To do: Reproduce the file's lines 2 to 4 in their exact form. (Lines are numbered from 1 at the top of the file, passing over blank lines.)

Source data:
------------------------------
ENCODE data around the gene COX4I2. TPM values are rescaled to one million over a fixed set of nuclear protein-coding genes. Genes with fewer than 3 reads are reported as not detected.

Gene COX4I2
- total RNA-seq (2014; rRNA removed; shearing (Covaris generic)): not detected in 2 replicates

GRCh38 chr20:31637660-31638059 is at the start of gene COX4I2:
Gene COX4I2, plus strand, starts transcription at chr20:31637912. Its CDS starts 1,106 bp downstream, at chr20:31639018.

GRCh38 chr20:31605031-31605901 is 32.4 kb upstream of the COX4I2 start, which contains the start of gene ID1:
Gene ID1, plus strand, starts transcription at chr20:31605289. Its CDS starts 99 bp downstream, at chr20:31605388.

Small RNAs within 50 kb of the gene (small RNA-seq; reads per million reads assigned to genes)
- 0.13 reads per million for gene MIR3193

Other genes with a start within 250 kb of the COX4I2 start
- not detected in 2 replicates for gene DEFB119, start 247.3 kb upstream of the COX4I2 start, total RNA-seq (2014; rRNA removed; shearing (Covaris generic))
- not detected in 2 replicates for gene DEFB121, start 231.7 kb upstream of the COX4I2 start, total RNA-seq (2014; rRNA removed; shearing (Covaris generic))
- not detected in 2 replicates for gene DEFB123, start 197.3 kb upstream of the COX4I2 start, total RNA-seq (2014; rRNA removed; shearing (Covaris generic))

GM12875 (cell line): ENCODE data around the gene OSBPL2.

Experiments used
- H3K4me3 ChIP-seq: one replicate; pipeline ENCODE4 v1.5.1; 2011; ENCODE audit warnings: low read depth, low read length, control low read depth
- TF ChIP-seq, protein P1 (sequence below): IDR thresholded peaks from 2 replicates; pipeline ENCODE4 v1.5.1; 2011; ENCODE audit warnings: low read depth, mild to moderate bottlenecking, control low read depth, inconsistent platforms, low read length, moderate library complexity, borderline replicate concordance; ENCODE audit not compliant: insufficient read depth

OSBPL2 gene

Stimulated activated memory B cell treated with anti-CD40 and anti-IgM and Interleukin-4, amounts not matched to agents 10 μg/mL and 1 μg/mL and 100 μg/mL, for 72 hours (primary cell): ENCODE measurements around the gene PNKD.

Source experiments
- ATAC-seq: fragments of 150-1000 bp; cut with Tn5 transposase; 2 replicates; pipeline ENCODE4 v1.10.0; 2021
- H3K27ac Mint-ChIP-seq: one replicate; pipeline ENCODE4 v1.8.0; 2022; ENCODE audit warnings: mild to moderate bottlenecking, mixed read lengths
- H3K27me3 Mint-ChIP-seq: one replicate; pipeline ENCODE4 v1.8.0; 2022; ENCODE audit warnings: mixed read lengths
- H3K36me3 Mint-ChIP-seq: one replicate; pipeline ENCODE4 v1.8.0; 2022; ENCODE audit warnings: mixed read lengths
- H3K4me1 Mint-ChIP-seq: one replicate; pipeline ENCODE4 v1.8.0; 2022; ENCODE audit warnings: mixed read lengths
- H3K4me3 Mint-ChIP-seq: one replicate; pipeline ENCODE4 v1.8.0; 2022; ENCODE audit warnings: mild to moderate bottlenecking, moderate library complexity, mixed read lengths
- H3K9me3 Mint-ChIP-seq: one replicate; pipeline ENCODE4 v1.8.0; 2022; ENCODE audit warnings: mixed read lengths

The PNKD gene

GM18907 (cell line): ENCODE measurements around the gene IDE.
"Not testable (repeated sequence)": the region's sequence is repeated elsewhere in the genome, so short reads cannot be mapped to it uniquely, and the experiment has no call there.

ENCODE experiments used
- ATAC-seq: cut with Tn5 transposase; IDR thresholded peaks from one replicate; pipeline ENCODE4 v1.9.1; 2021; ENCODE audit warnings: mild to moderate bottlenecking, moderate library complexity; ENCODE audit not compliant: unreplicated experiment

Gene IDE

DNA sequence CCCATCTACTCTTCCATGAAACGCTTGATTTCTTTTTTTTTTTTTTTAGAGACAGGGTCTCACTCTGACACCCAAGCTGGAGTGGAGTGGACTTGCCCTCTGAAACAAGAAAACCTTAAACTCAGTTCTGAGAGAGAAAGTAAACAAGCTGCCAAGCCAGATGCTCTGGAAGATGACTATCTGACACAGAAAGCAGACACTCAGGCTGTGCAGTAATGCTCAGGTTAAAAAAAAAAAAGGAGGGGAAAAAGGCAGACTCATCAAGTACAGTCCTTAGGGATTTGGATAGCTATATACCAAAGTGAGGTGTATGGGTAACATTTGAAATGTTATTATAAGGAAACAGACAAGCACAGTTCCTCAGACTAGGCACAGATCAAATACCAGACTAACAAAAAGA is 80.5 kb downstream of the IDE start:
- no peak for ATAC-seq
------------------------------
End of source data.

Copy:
Gene COX4I2
- total RNA-seq (2014; rRNA removed; shearing (Covaris generic)): not detected in 2 replicates

GRCh38 chr20:31637660-31638059 is at the start of gene COX4I2: